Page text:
Of course, the law of unintended consequences may soon be at play in a region that tends to be long gasoline supply for large parts of the year. Removing 5% of the gasoline demand could be another nail in some of the smaller/less complex refineries’ coffins, which would of course make fuel supply less secure, which contradicts one of the main arguments for making more 198 proof grain alcohol and selling it as fuel. Ethanol prices meanwhile continue to slump to multi-year lows this week as low corn prices continue to push unusually high production, and the delayed effective date of this ruling won’t help that.

While Nvidia’s chip mania is getting much of the credit for the surge in equity prices this week, there was also good news for many more companies in reports that the SEC was planning to drop its requirements on Scope 3 emissions reporting which is particularly useful since most people still can’t figure out what exactly scope 3 emissions really are.

In today’s segment of you can’t make this stuff up: The case of chivalry gone wrong with the BP/TA acquisition, and a ketchup caddy company caught spoofing electric capacity.


Click here to download a PDF of today's TACenergy Market Talk, including all charts from the Weekly DOE Report.

Pivotal Week For Price Action
Pivotal Week For Price Action
Market TalkThursday, Feb 22 2024

RBOB And ULSD Futures Down Around 2.5 Cents After A Mixed Performance Wednesday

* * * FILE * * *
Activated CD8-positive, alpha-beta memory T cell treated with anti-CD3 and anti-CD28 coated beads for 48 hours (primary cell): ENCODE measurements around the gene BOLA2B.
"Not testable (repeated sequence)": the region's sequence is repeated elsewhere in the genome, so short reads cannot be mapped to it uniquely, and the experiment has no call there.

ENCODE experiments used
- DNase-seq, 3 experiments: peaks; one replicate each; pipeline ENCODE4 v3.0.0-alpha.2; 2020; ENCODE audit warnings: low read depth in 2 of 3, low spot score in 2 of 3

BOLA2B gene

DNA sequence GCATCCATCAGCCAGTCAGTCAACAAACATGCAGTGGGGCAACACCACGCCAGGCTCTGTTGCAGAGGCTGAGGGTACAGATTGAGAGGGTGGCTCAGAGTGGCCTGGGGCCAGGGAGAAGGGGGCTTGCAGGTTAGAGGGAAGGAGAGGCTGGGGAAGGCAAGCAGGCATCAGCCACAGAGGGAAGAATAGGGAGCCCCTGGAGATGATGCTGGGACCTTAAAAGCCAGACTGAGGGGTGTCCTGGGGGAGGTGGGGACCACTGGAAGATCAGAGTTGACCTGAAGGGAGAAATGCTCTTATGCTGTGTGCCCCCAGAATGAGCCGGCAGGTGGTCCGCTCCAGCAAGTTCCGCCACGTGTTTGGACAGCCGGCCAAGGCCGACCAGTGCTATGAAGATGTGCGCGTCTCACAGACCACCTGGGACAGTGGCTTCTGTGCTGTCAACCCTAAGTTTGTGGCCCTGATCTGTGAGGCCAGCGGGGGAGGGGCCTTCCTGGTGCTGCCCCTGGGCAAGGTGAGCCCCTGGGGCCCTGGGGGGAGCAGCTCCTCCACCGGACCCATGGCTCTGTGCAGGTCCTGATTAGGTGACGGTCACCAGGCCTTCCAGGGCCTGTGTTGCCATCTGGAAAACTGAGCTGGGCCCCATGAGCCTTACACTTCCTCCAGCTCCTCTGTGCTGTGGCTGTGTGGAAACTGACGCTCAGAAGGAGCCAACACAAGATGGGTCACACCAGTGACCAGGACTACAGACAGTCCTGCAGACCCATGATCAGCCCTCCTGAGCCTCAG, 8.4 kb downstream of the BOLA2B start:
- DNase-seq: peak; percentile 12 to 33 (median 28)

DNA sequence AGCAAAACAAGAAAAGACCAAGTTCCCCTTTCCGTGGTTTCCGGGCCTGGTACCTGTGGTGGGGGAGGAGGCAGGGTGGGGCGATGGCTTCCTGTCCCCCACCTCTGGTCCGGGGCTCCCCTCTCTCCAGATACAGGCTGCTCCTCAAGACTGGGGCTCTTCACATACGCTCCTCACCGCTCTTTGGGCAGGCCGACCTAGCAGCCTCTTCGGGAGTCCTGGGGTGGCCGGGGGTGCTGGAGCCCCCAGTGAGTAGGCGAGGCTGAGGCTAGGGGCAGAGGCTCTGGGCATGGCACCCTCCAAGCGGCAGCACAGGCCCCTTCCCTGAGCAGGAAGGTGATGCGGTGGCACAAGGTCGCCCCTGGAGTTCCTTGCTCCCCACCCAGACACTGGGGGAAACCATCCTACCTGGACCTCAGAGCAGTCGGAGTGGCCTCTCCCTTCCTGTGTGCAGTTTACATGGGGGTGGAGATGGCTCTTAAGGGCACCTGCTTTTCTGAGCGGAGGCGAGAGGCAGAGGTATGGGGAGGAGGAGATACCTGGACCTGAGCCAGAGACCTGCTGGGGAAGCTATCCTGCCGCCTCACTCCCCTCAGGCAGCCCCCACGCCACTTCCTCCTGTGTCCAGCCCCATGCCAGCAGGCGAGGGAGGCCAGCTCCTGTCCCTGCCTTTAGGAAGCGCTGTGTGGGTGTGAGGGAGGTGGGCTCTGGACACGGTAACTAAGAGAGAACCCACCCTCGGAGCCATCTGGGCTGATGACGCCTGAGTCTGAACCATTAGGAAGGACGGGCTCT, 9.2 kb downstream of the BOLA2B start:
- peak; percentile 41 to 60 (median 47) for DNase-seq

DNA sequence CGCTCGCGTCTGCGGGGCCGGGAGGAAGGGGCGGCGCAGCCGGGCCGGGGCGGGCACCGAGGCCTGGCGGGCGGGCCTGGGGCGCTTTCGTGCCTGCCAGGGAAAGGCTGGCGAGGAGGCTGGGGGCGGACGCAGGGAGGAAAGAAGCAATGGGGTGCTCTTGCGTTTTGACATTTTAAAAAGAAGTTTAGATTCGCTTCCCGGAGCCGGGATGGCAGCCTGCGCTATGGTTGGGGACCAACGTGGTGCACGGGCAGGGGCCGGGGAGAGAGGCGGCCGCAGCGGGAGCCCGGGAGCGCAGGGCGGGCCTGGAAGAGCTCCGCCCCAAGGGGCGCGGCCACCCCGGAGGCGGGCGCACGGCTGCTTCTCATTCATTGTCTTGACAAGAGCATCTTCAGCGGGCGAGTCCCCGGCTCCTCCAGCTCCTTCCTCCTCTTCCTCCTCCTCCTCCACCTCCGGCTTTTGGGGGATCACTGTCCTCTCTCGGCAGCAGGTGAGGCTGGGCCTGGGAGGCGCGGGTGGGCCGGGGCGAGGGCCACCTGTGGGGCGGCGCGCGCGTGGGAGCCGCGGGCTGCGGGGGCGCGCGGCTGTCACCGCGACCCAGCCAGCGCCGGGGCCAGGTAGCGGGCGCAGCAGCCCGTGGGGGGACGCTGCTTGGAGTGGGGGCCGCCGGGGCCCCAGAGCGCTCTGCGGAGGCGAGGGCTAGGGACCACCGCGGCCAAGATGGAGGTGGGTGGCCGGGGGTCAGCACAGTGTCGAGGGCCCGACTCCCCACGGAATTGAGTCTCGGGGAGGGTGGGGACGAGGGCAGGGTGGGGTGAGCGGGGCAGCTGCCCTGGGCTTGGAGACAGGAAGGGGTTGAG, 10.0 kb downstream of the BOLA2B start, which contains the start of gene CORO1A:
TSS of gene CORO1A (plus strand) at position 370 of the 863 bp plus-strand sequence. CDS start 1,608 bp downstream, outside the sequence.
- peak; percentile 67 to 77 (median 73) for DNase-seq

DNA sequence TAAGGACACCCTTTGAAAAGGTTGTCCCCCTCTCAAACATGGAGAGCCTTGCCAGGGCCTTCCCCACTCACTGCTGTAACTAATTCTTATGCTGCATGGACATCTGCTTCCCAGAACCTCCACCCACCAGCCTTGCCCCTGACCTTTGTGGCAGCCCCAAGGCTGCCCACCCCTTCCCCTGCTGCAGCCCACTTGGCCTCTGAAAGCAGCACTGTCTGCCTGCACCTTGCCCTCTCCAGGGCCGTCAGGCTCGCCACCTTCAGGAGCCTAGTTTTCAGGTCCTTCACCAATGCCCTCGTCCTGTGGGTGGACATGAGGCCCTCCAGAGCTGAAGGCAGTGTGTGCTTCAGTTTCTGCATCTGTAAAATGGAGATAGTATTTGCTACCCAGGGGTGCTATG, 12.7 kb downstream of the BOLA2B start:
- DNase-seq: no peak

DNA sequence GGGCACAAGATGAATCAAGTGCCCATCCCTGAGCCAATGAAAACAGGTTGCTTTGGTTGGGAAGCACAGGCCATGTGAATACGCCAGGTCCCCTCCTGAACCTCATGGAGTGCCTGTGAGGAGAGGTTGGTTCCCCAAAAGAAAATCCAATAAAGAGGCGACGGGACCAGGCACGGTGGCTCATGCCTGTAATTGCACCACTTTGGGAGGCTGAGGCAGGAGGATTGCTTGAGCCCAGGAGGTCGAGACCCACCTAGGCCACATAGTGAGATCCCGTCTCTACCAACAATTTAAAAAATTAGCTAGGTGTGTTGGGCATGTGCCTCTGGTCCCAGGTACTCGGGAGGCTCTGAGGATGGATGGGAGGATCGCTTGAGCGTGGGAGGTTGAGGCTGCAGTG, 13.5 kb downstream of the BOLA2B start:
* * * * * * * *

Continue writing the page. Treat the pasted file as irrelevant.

Refined products are leading the energy complex lower to start Thursday’s trading with both RBOB and ULSD futures down around 2.5 cents after a mixed performance Wednesday.

The API reported another large build in crude oil inventories last week, with inventories up more than 7 million barrels while gasoline inventories increased by 415,000 barrels and diesel stocks dropped by 2.9 million. The crude oil build was no doubt aided once again by the shutdown of BP’s Whiting refinery that takes nearly ½ million barrels/day of oil demand out of the market. That facility is said to be ramping up operations this week, while full run rates aren’t expected again until March. The DOE’s weekly report will be out at 11am eastern this morning.

Too much or not enough? Tuesday there were reports that the KM pipeline system in California was forced to shut down two-line segments and cut batches in a third due to a lack of storage capacity as heavy rains have sapped demand in the region. Wednesday there were new reports that some products ran out of renewable diesel because of those pipeline delays, bringing back memories of the early COVID lockdown days when an excess of gasoline caused numerous outages of diesel.